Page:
China and the World since 1945: An International History (The Making of the Contemporary World)
The emergence of China as a dominant regional power with global influence is a significant phenomenon in the twenty-first century. Its origin could be traced back to 1949 when the Chinese Communist Party under Mao Zedong came to power and vowed to transform China and the world. After the ‘century of humiliation’, China was in constant search of a new identity on the world stage. From alliance with the Soviet Union in the 1950s, China normalized relations with America in the 1970s and embraced the global economy and the international community since the 1980s. This book examines China’s changing relations with the two superpowers, Asian neighbours, Third World countries, and European powers.
China and the World since 1945 offers an overview of China’s involvement in the Korean War, the Sino-Soviet split, Sino-American rapprochement, the end of the Cold War, and globalization. It assess the roles of security, ideology, and domestic politics in Chinese foreign policy and provides a synthesis of the latest archival-based research on China’s diplomatic history and Cold War international history
This engaging new study examines the rise of China from a long-term historical perspective and will be essential to students of Chinese history and contemporary international relations.
1945–1960 (Cambridge, Mass.: Harvard University Press, 2007), 151–68. 3 Peaceful coexistence and assertive nationalism, 1954–7 Shortly after the end of the Korean War, China’s priorities shifted to state-building and economic rehabilitation. In October 1953 Mao Zedong adopted the ‘general line for the transition to socialism’. In 1954 the National People’s Congress approved a new constitution, modelled largely on the Soviet constitution of 1936. China’s political system became a Leninist one,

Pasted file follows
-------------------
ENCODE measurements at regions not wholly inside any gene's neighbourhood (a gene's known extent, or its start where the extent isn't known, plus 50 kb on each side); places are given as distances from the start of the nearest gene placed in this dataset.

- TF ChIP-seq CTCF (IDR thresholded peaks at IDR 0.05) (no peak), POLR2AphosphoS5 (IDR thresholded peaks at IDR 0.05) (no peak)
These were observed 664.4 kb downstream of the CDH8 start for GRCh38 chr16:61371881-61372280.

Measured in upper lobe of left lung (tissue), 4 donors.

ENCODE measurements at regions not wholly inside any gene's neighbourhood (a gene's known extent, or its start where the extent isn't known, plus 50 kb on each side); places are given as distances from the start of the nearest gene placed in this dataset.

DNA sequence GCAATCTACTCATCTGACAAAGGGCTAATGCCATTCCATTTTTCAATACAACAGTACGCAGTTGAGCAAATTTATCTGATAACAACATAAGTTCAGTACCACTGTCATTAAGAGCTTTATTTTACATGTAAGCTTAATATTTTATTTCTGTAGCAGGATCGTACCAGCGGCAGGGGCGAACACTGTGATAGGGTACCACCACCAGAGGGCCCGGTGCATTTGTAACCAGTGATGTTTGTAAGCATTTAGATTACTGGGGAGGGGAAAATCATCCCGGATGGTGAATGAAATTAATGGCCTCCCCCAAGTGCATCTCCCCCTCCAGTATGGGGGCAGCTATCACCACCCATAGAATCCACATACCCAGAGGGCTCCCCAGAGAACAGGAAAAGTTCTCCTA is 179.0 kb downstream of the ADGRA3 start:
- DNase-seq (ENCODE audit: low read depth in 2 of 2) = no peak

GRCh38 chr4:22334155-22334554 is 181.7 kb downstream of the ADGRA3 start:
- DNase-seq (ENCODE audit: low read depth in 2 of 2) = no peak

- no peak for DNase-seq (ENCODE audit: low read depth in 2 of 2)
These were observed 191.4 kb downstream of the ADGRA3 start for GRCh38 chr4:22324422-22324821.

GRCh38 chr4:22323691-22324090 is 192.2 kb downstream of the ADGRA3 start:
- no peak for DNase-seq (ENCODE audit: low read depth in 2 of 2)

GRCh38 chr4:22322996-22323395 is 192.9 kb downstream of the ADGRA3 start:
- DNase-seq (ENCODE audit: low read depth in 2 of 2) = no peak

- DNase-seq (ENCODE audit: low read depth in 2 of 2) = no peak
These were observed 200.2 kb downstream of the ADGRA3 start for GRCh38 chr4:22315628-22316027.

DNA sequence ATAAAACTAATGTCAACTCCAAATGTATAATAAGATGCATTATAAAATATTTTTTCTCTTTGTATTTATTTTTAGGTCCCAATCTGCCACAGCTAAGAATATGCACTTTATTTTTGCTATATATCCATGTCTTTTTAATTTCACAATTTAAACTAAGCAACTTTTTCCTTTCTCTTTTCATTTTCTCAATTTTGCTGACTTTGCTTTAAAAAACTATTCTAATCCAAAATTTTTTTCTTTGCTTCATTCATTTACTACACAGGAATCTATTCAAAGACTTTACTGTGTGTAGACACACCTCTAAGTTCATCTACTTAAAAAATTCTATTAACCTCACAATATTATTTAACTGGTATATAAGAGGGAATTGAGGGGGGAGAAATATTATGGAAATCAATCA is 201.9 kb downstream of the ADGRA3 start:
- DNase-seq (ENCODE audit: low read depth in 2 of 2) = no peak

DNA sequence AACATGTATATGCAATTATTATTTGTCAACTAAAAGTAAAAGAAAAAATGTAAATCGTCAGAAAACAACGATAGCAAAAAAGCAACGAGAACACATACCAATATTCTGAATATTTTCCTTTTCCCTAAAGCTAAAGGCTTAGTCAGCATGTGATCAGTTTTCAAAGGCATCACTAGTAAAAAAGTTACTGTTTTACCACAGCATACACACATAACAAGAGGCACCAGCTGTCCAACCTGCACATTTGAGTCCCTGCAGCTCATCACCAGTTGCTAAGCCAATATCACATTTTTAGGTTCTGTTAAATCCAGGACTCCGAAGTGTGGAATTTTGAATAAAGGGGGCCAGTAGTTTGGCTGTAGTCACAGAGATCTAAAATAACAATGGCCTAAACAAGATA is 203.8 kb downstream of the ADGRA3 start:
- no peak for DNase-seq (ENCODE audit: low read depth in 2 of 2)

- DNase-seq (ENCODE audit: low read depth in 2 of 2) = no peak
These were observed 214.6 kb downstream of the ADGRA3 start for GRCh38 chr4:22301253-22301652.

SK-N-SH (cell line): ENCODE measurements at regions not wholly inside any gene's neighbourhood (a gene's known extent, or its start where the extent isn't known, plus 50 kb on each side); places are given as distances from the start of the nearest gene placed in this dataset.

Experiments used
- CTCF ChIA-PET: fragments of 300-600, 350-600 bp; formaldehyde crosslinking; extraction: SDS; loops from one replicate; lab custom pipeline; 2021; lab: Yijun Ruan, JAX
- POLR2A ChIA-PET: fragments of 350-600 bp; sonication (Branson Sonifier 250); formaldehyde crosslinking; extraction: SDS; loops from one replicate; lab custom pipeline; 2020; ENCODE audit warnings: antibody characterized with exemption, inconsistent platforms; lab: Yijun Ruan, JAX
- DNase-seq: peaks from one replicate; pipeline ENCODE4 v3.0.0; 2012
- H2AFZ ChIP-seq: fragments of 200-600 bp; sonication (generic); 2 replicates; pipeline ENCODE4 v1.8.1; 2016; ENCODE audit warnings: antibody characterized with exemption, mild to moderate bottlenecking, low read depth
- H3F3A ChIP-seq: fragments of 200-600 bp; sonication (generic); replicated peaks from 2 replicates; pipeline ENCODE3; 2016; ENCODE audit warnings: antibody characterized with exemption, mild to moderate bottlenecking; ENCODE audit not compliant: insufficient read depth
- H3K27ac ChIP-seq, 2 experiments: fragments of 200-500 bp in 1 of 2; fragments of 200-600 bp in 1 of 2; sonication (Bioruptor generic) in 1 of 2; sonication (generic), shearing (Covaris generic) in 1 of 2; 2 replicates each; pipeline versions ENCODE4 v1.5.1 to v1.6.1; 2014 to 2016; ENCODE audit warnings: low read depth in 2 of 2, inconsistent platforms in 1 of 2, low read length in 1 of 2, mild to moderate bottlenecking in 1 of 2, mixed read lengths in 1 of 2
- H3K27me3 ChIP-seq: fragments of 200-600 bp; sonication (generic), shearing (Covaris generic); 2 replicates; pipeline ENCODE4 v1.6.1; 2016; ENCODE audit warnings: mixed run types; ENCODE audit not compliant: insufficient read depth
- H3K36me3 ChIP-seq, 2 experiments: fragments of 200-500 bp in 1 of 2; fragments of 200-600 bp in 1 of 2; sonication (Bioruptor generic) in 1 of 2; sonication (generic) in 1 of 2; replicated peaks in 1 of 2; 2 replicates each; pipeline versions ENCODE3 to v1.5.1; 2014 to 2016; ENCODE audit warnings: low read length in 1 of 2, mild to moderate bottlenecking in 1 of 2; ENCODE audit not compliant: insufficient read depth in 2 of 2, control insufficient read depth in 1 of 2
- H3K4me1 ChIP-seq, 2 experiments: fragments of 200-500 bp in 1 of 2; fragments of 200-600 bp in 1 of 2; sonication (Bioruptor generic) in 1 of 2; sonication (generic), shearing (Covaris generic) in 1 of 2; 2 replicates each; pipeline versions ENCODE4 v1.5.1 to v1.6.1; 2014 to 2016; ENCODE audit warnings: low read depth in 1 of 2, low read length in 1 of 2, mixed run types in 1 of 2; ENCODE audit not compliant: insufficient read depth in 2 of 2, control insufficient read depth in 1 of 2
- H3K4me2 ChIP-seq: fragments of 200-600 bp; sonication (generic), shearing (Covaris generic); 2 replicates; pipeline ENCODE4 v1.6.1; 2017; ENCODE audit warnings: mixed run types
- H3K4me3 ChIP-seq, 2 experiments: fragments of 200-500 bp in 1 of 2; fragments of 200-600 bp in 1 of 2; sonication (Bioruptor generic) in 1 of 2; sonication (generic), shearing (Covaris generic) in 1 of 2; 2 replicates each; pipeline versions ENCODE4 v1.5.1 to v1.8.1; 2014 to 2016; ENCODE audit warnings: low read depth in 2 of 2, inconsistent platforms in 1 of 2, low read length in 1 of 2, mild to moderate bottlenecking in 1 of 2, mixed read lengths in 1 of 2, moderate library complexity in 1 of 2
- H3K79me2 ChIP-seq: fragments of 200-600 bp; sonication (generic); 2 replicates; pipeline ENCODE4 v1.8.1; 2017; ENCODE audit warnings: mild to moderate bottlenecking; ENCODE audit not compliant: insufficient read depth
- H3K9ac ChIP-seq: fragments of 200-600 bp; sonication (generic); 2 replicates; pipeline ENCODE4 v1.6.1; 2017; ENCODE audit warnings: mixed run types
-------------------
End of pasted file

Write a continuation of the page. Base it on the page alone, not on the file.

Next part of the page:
extraordinarily high tariﬀs. In 1980 the United States supported China’s entry into the World Bank, thus allowing Beijing to obtain loans and grants for economic development. Sino-American cultural ties also expanded rapidly, including mutual exchanges of students and scholars.11 Nevertheless, the Taiwan issue re-emerged as the main irritant in Sino-American relations. Despite its pledge on a one-year moratorium, the Carter administration had not completely stopped the ﬂow of US arms to Taiwan,
perceived its role in the world, and interacted with other powers were signiﬁcantly shaped by the history and memory of the ‘century of humiliation’. To eradicate the legacies of foreign imperialism was at the heart of China’s search for a new national identity after liberation. But as Lowell Dittmer argues: ‘Almost from the beginning, the PRC has been aﬄicted with a national identity dilemma.’10 On the one hand, for the sake of ideological legitimacy and solidarity, China saw itself as part of
bloom. In 2004 China overtook Japan as the world’s third largest trading economy, after the European Union (EU) and the United States. Between 2004 and 2007, China doubled the size of its exports, surpassing 124 The rise of China America as the world’s largest exporter. China enjoyed a trade surplus of US$34 billion in 2004, and of US$102 billion the next year. It had the world’s largest foreign exchange reserves, and was one of the largest destinations of foreign direct investment. In the
also stabilized. China expanded its ‘strategic partnership’ with Russia, ﬁrst formed in 1996. In July 2001, China and Russia signed the Treaty of GoodNeighbourliness and Friendly Cooperation, which included 25 articles covering a wide range of issues such as security cooperation, economic contacts, and border issues. Although not directed towards any third party, the treaty was partly a response to American unilateralism under the new Bush administration. Nevertheless, neither China nor Russia